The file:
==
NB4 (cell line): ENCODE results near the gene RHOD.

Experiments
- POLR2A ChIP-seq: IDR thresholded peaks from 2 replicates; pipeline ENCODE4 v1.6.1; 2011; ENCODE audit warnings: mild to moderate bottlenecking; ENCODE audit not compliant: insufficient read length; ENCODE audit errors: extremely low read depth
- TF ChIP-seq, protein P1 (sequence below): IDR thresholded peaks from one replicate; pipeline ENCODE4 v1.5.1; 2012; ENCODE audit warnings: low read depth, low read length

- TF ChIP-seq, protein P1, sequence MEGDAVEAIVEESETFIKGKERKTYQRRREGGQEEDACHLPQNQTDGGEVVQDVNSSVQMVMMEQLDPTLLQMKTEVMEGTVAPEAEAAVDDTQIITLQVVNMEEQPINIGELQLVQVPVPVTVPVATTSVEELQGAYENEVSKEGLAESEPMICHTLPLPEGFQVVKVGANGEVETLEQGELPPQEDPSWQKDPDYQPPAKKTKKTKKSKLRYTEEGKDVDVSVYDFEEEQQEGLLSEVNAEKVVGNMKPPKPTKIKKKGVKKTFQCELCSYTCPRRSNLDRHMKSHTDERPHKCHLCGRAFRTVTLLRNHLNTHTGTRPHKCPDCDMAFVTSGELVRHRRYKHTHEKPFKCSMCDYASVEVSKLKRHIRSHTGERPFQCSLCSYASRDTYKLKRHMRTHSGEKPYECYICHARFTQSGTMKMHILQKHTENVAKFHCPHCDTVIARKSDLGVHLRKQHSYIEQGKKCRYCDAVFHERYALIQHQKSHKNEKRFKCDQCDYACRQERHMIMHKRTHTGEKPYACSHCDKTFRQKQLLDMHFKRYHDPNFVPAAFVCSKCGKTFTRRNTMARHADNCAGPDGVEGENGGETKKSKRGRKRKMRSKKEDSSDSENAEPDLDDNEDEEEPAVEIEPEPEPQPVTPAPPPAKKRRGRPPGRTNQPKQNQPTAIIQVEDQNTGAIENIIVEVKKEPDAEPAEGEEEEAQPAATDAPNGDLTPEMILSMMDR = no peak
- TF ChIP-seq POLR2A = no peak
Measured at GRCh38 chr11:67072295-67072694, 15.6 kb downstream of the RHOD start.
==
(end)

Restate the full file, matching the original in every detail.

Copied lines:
NB4 (cell line): ENCODE results near the gene RHOD.

Experiments
- POLR2A ChIP-seq: IDR thresholded peaks from 2 replicates; pipeline ENCODE4 v1.6.1; 2011; ENCODE audit warnings: mild to moderate bottlenecking; ENCODE audit not compliant: insufficient read length; ENCODE audit errors: extremely low read depth
- TF ChIP-seq, protein P1 (sequence below): IDR thresholded peaks from one replicate; pipeline ENCODE4 v1.5.1; 2012; ENCODE audit warnings: low read depth, low read length

- TF ChIP-seq, protein P1, sequence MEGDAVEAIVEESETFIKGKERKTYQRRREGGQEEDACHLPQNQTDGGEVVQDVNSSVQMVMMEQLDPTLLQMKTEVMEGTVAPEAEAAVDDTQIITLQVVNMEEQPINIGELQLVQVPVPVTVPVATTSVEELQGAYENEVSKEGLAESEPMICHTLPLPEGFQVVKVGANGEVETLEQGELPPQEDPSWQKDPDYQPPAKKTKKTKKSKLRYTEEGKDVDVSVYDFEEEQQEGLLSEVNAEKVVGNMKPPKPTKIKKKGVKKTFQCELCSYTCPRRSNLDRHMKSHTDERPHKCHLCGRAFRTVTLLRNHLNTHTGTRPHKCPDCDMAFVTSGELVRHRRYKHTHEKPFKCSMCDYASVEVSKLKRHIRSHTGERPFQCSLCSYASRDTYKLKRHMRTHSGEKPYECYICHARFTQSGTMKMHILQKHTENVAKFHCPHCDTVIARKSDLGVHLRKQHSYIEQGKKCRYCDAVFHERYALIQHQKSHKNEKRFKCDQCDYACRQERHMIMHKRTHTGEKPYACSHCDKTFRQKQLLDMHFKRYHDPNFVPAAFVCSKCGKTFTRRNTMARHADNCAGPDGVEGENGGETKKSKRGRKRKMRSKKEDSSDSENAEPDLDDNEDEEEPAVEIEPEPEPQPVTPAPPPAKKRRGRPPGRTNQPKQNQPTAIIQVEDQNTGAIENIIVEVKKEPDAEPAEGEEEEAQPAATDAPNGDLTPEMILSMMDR = no peak
- TF ChIP-seq POLR2A = no peak
Measured at GRCh38 chr11:67072295-67072694, 15.6 kb downstream of the RHOD start.